This week, we welcome the magnificent, multi-talented Cheyenne Jackson back to the cover of the magazine. Jackson last appeared on our cover in 2009, just as his career was starting to truly skyrocket. What a blast it’s been for Jackson in the ensuing years, who, among other things, got to play Lady Gaga’s husband on American Horror Story.
Cheyenne currently has two projects in full view — Netflix’s delightful Julie and the Phantoms, in which he plays a sinister spirit (and has an incredible, show-stopping song and dance number), and HBO Max’s powerful celebration of LGBTQ history, Equal, in which he portrays Dale Jennings, one of the founders of the Mattachine Society.
In a candid, engaging interview with André Hereford, Jackson, who was photographed by Vince Truspin, talks about his latest work, how he reconciles his upbringing with being openly gay, having been raised in the midwest in an ultra-conservative family, and the vital importance of voting in the upcoming election. He speaks eloquently — and with a dash of humor — about the vital importance of finding one’s tribe, an essential theme built into the series Equal.
“When I graduated high school, I heard of…the Coeur d’Alene Summer Theater,” he says. “It was a professional summer stock theater that everybody went to…and I got in. I had never met gay people. I had never met people of color. My mind was so blown. It was like when Dorothy opens the door to Oz and everything is in Technicolor. I truly felt like, ‘Oh my god, these are my people. This is my tribe. This is what I’ve been looking for.'” He adds with a laugh, “It was a great summer. We did Seven Brides for Seven Brothers, and I think I slept with five of the seven brothers. Because I had to make sure.”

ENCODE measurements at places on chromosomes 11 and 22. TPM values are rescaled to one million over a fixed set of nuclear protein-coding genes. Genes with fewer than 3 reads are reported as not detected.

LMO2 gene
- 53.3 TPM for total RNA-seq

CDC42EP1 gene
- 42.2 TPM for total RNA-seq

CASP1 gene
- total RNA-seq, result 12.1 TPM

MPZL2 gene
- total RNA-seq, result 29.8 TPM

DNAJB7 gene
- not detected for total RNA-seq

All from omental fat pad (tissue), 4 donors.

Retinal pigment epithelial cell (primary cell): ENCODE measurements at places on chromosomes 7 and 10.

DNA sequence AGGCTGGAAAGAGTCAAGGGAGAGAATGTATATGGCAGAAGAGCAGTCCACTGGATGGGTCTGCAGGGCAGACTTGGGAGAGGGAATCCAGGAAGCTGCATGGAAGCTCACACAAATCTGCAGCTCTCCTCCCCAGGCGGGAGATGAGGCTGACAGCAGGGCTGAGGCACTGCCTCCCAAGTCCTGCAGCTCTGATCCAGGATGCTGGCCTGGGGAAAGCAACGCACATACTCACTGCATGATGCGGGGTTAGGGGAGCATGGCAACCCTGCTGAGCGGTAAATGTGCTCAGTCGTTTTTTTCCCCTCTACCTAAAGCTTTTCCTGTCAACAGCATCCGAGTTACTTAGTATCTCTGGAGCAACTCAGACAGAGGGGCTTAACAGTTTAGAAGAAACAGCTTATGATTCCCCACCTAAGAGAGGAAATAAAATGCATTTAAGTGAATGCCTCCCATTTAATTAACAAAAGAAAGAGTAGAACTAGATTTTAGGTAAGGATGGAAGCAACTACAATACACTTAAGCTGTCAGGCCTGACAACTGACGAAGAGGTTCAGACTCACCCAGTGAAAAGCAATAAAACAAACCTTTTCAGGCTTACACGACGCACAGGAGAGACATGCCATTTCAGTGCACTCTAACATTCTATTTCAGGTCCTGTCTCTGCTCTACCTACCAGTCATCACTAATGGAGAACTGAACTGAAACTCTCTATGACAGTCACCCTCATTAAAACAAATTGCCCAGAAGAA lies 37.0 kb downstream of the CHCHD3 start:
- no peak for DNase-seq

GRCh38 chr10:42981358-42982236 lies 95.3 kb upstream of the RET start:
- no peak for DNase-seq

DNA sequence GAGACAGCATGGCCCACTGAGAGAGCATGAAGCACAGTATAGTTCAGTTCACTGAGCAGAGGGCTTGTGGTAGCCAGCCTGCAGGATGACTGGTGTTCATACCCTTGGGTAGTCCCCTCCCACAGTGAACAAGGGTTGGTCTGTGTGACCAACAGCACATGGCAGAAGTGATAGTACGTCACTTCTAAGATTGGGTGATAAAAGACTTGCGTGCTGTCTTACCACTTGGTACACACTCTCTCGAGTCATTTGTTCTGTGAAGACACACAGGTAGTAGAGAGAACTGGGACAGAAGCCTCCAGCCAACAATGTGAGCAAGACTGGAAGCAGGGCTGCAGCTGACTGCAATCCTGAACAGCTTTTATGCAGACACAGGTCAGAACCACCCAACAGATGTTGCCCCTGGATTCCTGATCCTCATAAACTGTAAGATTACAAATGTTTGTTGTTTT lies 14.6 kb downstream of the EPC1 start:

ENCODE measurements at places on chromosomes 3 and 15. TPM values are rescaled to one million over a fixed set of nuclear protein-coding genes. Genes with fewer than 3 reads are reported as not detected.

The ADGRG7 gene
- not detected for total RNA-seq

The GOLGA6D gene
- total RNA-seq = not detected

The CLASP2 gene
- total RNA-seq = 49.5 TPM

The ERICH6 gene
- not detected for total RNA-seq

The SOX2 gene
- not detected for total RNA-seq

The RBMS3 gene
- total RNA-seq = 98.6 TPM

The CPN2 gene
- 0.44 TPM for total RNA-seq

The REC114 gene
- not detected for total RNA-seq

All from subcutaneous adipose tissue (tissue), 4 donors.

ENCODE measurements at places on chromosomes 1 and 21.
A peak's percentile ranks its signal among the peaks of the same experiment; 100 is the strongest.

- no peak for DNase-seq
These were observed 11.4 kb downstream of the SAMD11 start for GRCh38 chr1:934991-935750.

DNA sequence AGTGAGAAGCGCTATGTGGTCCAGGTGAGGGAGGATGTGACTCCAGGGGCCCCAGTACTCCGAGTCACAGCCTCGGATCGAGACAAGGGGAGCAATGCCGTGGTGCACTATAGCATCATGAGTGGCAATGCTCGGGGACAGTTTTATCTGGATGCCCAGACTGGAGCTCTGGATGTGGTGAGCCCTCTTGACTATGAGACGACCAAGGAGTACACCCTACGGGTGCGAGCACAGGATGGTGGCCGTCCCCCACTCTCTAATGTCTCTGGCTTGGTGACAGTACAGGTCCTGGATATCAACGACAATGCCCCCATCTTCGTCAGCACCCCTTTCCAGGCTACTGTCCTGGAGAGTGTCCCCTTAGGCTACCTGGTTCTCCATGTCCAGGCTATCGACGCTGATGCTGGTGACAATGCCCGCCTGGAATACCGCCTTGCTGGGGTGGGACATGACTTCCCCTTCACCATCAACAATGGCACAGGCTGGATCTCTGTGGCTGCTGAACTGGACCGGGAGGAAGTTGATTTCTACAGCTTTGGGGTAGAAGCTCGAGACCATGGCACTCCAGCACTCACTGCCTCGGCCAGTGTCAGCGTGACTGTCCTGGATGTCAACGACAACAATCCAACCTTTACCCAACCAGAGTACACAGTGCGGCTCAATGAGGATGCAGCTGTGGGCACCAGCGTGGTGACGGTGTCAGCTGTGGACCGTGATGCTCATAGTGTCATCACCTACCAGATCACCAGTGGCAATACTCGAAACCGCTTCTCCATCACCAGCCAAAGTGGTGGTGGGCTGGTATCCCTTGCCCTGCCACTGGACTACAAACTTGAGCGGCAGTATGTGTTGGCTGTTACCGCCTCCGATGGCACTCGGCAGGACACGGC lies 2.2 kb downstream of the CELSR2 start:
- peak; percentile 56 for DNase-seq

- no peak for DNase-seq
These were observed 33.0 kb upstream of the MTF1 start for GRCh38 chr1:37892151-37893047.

Also in this week’s issue, we give our entire Feed news section over to the critical Ward 2 race in Washington, D.C. We posed the same questions to all four candidates and we think you’ll find their responses honest, often compelling, and eye-opening.
We shine a Spotlight on Ryan Spahn‘s terrific new film Nora Highland, created during quarantine and having its World Streaming Premiere at New York’s NewFest LGBTQ Film Festival on Monday, Oct. 26.
Meanwhile, over in Savor, Craig Bowman whips up a Bloody Velvet Cake just in time for Halloween. Our critics have a look at The Witches, Friendsgiving, and the remarkable new album from Waylon Payne, a queer country artist you need to start listening to immediately.
Finally, RetroScene takes a deep dive into Whitman-Walker’s AIDSWalk/Walk & 5k to End HIV, which is happening this Saturday, and the 17th Street High Heel Race. While you’re in the issue, be sure to check out our Video Gallery (you’ll find the button for it in the toolbar) for a memorable trip through our High Heel Race videos from 2008 to 2013.
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